8 Cheap CPUs (Under $130) Tested & Ranked

There's never been a better time to buy a processor for under $125. AMD's latest processors have shaken up the low-cost landscape, so now you can find quad-core models with gaming-capable integrated graphics for a mere $100. Intel's response has brought hyper-threading to its low-end Pentium processors and two additional cores to the Core i3 lineup, which vastly improves performance for its budget chips even though they're still limited in the graphics department.

Below you'll find our top budget and mainstream CPU picks topping out at $130, followed by the details of the testing we did to make these determinations.


Quick Shopping Tips

When choosing a CPU, consider the following:

  • You can't lose with AMD or Intel: Both companies offer good budget options, and overall CPU performance between comparative parts is closer than it’s been in years. That said, if you’re primarily interested in gaming, Intel’s chips will generally deliver better performance when paired with a graphics card, while AMD’s Raven Ridge chips (like the Ryzen 3 2200G below) do a better job of handling games at modest settings and resolutions without the need for a graphics card.
     
  • Clock speed is more important than core number: Higher clock speeds translate to snappier performance in simple, common tasks such as gaming, while more cores will help you get through time-consuming workloads faster.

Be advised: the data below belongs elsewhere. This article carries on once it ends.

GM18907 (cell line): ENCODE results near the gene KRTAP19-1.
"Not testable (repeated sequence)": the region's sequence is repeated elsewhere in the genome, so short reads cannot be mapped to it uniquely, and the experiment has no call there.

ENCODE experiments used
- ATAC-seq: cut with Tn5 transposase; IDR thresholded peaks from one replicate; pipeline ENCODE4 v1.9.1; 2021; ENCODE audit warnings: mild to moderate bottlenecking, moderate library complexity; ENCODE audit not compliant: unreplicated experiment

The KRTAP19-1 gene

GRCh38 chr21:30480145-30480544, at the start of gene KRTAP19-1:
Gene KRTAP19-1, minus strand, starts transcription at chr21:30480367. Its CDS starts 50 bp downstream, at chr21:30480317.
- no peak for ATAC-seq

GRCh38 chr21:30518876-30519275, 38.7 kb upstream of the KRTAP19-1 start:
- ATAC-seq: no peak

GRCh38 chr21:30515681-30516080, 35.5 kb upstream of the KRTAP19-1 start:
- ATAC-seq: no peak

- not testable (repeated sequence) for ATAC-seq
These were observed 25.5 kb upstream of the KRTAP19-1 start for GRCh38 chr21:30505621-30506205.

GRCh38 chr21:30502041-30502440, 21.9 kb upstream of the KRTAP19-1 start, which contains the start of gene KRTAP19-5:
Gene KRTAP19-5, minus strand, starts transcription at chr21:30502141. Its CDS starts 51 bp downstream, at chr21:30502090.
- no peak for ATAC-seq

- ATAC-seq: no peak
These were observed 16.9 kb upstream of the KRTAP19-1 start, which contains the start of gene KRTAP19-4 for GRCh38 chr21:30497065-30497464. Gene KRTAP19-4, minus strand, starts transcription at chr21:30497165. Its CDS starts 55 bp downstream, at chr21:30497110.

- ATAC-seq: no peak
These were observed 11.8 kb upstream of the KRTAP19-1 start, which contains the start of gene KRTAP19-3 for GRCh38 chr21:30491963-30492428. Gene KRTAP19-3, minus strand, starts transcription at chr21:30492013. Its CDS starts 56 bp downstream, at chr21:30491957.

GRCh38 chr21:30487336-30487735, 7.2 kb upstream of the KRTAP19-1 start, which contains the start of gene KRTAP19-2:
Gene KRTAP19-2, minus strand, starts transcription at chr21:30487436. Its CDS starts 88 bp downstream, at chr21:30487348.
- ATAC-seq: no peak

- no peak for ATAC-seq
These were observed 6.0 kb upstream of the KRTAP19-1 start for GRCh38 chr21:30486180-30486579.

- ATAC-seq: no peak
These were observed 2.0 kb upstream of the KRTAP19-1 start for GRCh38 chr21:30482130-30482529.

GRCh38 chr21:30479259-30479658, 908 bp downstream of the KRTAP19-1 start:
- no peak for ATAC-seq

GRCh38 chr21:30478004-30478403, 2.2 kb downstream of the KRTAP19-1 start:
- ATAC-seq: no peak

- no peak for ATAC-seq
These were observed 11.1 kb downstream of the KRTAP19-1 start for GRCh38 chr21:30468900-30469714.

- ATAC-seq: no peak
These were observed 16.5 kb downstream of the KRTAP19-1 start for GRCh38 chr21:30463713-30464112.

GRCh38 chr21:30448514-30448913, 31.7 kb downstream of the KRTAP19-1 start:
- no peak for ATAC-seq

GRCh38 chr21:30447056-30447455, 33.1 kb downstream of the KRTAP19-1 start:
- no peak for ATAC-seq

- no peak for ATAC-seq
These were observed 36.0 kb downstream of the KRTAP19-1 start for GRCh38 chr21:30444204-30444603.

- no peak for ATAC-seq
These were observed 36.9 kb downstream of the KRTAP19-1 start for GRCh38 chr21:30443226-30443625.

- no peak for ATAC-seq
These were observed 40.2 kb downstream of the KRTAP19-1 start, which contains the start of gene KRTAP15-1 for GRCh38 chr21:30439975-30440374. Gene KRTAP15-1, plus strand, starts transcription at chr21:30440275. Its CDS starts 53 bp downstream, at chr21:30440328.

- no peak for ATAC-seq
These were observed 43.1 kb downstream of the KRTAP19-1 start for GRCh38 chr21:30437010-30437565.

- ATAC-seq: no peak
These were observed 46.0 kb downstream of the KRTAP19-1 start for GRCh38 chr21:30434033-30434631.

• Get the latest gen: You won't save much money in the long run by going with an older chip.
      
  • Budget for a full system: Don't pair a strong CPU with weak storage, RAM and graphics.
      
  • Overclocking isn’t for everyone, but the ability to squeeze more performance out of a budget offering is enticing. Intel doesn't have overclocking-capable processors for the sub-$125 market, but AMD's processors allow for tuning, and in most cases, the bundled cooler is sufficient for the task. Automated overclocking features in most motherboards make the process simple and easy, so even the least tech-savvy users can enjoy the benefits.

For even more information, check out our CPU Buyer’s Guide, where we discuss how much you should spend for what you’re looking to do, and when cores matter more than high clock speeds.

$100 - $130

Intel's Core i3 series provides excellent single-threaded performance for lightly-threaded tasks, such as web browsers and most desktop PC software, and come with integrated graphics. AMD's Ryzen 3 lineup is competitive and comes with unlocked ratio multipliers, so you can overclock at will, but the company’s processors in this price range come without integrated graphics. Intel and AMD processors also drop into value-minded motherboards that help keep costs in check.

$85 - $100 Budget Pick

Integrated graphics become more important as we dive further down the pricing scale, and AMD's budget-minded APUs have shaken up the low-cost range with the powerful integrated Vega graphics silicon. These new processors provide enough graphics horsepower for lightweight gaming, which was impossible with integrated graphics engines on previous-generation products. Intel's Pentium Gold processors also feature integrated graphics, but when it comes to gaming, Intel's graphics in this range aren't comparable to AMD's Vega.

$60 - $85 Entry-Level Pick